Georgia Officer Feared Capitol Riots Repeat When He Arrested Park Cannon

The police officer who arrested Georgia state representative Park Cannon as she knocked on the door of Governor Brian Kemp's office to oppose a bill that tightened voter rules, said he feared her actions could spur other protesters to turn violent.

Lt. G.D Langford said when he saw Cannon refuse his requests to stop knocking on the door of Kemp's office who was signing the controversial SB 202 legislation, he feared a repeat of the insurrection in the U.S. Capitol.

"The events of January 6, 2021 at the U.S. Capitol were in the back of my mind," Langford wrote in an incident report obtained by The Atlanta Journal-Constitution.

Langford was concerned that a group of protesters had gathered in the lobby and "began to get louder as she was refusing to follow my commands." He said, "I didn't want the protestors to attempt to gain entry into a secure part of the Capitol."

U.S. Capitol riots
The U.S. Capitol is stormed on January 6, 2021 in Washington, DC. The officer who arrested Georgia state Rep. Park Cannon when she knocked on the governor's door said he feared a repeat of the insurrection. Brent Stirton/Getty Images

He said he had tried to stay calm and "de-escalate the situation" but Cannon continued to knock. In an action that has sparked widespread condemnation, he grabbed her right wrist and handcuffed her with the help of another officer and marched her out of the building.

"I believed Cannon's actions of obstructing law enforcement in front of agitated protestors to constitute a breach of the peace," he added.

In a statement, Georgia state troopers said that "she was instructed that no one was in the front office and to stop beating on the door," Fox 5 reported.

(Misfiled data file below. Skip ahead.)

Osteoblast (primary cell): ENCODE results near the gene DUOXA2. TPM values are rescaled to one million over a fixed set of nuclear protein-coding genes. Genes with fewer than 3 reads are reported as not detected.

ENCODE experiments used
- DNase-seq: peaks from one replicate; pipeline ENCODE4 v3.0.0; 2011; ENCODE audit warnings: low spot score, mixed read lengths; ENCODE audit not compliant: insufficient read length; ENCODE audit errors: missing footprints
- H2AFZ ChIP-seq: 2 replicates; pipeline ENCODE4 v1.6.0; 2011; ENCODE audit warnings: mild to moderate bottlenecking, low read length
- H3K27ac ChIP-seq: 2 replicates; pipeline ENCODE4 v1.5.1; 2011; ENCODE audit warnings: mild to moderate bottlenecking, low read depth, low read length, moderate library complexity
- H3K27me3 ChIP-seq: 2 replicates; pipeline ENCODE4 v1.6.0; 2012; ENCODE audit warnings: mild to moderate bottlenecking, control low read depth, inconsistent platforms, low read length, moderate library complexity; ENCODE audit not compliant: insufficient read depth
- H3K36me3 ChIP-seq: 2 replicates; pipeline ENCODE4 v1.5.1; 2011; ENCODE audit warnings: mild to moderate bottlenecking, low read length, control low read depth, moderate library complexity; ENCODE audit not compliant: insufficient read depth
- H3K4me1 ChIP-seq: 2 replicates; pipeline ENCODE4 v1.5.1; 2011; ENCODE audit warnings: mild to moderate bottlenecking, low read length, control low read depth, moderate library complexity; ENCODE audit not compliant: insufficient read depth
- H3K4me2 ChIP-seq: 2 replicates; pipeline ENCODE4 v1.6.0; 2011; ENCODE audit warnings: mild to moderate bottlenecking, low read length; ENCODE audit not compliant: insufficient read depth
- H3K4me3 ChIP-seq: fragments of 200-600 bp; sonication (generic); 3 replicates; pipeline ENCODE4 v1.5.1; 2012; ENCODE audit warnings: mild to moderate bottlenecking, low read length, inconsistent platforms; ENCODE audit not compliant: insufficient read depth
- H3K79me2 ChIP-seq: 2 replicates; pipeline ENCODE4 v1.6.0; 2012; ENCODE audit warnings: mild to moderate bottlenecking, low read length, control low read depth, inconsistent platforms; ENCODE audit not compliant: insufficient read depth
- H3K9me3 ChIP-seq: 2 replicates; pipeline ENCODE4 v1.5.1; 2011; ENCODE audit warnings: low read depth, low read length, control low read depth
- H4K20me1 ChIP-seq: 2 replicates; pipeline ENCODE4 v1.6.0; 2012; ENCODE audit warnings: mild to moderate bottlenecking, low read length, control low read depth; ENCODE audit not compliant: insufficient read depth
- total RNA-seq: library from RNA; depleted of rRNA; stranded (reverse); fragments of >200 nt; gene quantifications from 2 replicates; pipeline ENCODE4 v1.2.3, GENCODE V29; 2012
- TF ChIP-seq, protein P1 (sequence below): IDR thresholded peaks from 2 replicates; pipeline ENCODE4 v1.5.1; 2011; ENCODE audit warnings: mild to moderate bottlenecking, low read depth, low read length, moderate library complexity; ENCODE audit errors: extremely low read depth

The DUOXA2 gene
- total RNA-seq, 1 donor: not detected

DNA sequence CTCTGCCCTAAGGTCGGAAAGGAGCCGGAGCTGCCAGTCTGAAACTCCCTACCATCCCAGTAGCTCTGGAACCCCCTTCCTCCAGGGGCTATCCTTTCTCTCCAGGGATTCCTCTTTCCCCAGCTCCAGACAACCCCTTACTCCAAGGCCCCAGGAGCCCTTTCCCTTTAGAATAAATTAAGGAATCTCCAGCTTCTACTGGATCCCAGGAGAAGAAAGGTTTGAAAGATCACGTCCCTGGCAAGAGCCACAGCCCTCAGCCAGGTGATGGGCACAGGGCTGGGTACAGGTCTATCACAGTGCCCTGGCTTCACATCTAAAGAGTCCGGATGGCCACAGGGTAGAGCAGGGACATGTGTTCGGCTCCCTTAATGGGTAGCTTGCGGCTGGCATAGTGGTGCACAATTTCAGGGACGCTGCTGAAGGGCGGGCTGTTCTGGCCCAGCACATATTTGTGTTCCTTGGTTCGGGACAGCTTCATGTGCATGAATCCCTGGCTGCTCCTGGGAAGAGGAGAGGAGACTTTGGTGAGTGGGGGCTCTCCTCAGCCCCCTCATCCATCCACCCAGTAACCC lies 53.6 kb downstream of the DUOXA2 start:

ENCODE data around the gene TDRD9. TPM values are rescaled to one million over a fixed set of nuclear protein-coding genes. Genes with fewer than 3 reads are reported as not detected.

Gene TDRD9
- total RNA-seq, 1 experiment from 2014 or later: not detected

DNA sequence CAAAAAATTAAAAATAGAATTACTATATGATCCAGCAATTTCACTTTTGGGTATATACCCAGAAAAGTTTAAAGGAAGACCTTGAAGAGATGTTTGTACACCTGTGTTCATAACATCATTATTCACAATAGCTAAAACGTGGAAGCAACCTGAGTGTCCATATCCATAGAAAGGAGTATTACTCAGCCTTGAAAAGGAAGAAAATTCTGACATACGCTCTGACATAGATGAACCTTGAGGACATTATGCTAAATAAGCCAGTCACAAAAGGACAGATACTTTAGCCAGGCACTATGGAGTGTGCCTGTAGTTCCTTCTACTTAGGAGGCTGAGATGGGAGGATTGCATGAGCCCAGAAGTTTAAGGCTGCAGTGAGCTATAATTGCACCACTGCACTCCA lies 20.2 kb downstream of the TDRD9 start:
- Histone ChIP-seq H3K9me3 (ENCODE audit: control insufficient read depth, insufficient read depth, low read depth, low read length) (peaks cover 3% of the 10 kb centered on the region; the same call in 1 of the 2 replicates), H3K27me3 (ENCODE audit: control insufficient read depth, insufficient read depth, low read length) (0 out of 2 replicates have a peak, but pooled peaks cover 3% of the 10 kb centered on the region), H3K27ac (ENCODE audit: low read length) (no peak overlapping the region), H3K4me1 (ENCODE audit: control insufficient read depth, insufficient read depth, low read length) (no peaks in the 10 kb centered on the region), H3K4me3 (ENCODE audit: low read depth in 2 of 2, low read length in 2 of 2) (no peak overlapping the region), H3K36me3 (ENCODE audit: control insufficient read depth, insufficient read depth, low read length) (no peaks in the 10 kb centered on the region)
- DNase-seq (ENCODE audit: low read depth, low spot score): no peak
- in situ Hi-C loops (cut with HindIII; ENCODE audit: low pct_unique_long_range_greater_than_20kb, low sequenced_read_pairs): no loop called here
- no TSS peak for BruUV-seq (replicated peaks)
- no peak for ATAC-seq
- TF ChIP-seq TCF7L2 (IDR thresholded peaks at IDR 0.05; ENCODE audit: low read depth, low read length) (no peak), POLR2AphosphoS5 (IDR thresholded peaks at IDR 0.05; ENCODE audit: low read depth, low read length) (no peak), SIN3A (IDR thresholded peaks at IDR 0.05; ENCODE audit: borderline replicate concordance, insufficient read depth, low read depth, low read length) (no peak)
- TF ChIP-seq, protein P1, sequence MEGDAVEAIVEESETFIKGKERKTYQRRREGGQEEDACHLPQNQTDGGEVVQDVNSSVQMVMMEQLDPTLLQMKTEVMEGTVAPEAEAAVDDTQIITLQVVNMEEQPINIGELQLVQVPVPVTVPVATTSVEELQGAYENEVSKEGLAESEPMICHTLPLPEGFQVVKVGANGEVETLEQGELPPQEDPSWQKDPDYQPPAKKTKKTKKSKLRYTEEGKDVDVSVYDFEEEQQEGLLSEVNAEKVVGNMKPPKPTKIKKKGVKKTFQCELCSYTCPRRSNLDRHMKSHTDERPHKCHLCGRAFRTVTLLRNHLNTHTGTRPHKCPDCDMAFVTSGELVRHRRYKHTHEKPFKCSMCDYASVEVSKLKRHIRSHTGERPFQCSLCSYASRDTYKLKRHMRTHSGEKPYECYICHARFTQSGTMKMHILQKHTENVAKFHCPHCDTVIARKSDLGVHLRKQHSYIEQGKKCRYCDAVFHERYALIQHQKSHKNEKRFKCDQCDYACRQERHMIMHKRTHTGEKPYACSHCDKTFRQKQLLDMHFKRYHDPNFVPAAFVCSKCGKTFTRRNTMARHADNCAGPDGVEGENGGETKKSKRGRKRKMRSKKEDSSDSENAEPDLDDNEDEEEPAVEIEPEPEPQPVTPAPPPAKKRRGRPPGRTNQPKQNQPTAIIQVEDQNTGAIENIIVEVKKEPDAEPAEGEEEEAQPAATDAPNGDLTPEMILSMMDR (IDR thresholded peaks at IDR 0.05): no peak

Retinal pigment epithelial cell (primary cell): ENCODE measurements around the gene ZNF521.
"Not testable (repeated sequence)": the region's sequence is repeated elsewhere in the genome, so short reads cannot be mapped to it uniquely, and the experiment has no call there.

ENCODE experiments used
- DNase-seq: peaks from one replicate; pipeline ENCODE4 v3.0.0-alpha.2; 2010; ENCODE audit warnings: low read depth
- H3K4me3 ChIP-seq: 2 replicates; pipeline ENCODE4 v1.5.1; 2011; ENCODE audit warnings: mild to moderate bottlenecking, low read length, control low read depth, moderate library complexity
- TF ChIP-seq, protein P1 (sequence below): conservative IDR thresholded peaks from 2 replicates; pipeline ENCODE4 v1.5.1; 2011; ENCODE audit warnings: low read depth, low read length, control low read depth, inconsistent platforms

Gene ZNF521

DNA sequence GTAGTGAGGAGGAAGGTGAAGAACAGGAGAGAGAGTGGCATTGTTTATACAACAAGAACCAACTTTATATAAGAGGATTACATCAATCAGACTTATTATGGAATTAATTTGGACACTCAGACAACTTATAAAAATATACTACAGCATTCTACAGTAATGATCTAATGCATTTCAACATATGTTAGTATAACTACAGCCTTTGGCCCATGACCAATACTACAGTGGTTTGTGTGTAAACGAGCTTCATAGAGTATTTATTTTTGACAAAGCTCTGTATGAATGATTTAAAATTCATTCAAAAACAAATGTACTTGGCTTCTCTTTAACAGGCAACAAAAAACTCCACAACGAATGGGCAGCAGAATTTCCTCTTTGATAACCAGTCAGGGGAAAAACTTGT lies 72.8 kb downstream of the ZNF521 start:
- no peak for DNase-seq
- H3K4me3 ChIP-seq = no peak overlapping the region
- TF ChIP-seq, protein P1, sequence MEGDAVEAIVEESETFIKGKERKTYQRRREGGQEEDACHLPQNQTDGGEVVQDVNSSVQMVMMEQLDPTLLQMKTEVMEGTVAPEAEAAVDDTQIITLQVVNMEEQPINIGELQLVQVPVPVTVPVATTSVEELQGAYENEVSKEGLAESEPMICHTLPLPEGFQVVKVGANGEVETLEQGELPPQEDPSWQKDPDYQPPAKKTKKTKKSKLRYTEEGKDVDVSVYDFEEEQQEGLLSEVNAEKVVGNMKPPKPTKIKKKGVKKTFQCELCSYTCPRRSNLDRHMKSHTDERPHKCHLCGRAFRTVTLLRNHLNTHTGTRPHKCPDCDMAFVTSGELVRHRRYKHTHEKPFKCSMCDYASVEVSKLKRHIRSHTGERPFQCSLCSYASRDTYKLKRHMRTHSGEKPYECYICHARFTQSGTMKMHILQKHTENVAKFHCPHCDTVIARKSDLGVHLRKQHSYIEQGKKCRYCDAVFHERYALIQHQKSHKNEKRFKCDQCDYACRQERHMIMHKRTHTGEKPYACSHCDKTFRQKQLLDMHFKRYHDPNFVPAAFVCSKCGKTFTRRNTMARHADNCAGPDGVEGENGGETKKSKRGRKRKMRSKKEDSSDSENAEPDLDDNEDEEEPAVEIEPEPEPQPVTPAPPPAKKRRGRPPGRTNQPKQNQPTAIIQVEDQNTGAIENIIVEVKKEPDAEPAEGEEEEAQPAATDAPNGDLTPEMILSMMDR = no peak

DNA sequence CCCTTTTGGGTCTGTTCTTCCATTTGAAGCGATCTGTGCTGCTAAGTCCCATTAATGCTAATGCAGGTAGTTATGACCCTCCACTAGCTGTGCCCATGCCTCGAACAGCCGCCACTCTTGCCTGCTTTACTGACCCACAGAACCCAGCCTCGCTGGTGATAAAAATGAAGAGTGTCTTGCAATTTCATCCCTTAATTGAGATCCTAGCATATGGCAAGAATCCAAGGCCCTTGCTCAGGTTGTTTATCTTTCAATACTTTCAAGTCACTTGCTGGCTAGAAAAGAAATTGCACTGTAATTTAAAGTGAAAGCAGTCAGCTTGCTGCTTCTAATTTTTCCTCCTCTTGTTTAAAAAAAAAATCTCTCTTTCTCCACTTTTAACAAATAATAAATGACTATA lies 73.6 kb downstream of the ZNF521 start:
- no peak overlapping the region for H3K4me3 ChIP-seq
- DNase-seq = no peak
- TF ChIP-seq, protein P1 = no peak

Two other officers said after Cannon was arrested, they rushed to secure the governor and the first lady, according to the Journal-Constitution. Officer Vince Mooney said he was inside Kemp's office when a staffer said that "the crowd was attempting to breach the wooden doors" that Cannon had been knocking on. However, witnesses told the publication there had been no attempt to breach the doorway.

Cannon's arrest highlighted the heated debate surrounding the Peach State's new election rules which include imposing voter ID requirements and limiting drop boxes.

Democrats such as Cannon say the changes are simply a response to the false claims by former President Donald Trump that the 2020 election was marred by fraud and will disenfranchise Black voters, who contributed to Democratic Party gains in Georgia.

Cannon has been charged with two felonies of obstructing law enforcement and disrupting a general assembly session. A conviction on obstruction can result in a jail sentence of up to five years.

The Georgia Democratic Caucus is calling for the charges to be dropped against Cannon, who returned to the state Capitol building on Monday, escorted by her supporters and Martin Luther King III.

Meanwhile, her attorney, Gerald Griggs, has vowed to fight the charges in court and disputes Langford's injury claims, telling CNN, "We're going to fight this case all the way to jury trial."

Newsweek has contacted Cannon's office for comment.